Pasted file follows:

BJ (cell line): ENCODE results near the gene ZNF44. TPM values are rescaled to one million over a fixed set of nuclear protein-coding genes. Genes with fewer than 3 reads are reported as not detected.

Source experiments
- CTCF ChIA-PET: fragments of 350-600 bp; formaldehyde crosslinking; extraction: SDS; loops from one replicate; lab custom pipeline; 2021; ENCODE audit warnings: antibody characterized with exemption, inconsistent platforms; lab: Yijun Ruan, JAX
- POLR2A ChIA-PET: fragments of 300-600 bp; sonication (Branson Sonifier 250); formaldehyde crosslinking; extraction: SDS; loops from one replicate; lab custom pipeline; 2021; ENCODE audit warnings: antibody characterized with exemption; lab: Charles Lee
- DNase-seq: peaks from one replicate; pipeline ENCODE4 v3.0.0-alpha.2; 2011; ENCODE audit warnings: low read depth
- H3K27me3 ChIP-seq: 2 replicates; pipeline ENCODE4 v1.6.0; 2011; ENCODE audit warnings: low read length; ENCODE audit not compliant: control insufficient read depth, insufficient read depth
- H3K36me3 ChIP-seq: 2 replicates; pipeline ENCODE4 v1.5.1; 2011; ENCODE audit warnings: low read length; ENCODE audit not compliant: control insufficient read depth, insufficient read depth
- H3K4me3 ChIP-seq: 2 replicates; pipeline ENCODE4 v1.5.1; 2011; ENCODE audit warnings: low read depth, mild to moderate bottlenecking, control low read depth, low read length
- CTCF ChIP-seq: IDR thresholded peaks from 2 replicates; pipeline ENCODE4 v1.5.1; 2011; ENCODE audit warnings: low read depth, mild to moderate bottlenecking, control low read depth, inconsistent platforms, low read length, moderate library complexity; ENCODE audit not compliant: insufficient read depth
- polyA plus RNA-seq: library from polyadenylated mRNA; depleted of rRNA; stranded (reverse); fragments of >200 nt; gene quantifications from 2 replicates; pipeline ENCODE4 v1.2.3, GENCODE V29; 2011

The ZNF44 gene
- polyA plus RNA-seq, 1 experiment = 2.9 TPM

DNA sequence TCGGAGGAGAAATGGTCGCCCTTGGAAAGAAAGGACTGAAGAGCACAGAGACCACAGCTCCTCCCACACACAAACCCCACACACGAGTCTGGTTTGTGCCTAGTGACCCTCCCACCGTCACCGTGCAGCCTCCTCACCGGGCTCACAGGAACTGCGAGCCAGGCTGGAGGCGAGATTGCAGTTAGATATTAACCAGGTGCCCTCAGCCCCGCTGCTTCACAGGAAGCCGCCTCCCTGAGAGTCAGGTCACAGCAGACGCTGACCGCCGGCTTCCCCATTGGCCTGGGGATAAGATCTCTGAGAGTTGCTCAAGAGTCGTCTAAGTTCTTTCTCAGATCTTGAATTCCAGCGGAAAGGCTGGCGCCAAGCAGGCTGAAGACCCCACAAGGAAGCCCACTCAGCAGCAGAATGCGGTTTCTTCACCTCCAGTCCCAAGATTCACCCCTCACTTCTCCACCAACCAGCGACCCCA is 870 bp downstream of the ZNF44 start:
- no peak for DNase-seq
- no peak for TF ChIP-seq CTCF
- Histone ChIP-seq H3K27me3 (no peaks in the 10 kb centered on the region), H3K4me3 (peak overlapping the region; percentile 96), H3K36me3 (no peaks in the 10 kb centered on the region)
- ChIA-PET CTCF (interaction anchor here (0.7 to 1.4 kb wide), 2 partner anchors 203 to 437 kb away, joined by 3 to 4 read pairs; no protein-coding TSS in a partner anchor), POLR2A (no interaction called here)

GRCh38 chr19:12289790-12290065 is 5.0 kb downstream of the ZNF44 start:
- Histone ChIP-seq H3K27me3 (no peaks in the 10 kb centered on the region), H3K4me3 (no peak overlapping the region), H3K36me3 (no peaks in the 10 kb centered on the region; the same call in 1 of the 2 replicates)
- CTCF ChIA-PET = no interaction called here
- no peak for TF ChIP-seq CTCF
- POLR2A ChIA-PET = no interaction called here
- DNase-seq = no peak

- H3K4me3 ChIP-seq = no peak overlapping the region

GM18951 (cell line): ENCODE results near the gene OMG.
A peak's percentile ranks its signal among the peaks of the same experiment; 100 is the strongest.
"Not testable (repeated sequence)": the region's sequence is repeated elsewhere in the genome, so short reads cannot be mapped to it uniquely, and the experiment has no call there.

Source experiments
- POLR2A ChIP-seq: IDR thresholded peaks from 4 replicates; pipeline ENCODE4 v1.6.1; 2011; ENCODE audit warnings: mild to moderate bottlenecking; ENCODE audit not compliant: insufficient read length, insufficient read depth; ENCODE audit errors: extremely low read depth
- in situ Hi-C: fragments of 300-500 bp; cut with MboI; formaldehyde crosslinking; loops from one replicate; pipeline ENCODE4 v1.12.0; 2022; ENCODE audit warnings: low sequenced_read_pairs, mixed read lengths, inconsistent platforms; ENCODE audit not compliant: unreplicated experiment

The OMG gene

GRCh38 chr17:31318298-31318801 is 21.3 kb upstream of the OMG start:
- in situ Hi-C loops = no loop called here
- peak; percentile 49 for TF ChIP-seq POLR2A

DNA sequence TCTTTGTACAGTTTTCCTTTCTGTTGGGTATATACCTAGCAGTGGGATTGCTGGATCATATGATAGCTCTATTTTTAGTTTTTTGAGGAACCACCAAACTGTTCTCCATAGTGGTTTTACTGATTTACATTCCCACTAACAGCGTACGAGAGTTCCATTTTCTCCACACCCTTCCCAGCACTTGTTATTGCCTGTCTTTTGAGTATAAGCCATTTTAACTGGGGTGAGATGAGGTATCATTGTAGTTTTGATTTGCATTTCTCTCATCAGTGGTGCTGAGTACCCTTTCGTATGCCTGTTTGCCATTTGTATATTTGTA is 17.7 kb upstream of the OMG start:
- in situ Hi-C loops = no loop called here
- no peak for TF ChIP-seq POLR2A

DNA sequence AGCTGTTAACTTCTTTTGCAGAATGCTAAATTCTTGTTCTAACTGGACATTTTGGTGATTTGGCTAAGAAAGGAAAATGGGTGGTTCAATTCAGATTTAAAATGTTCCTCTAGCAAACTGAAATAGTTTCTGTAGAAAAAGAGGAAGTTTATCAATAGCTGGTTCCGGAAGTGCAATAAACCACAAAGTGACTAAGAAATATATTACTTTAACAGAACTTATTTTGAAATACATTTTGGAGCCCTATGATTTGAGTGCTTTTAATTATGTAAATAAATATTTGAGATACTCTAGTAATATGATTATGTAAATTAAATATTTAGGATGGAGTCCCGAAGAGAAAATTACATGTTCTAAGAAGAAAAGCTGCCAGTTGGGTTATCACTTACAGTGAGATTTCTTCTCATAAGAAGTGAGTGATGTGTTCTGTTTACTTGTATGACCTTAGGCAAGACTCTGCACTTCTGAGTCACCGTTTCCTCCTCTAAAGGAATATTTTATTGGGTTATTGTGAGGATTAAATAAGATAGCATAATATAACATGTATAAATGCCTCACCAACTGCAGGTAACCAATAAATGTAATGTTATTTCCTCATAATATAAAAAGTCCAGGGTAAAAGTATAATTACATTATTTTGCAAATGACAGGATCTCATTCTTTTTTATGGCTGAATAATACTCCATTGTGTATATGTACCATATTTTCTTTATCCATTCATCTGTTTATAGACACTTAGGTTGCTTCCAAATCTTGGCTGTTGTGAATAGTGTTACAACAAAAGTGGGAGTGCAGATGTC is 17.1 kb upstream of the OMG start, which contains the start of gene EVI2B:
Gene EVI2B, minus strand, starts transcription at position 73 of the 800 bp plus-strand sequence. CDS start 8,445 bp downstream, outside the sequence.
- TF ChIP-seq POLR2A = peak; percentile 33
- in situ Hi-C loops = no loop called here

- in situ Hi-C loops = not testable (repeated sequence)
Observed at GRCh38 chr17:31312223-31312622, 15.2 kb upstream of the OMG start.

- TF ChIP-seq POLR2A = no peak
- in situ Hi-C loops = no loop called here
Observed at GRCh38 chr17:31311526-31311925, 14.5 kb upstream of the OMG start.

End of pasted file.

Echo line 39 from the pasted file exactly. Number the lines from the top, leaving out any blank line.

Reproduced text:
Gene EVI2B, minus strand, starts transcription at position 73 of the 800 bp plus-strand sequence. CDS start 8,445 bp downstream, outside the sequence.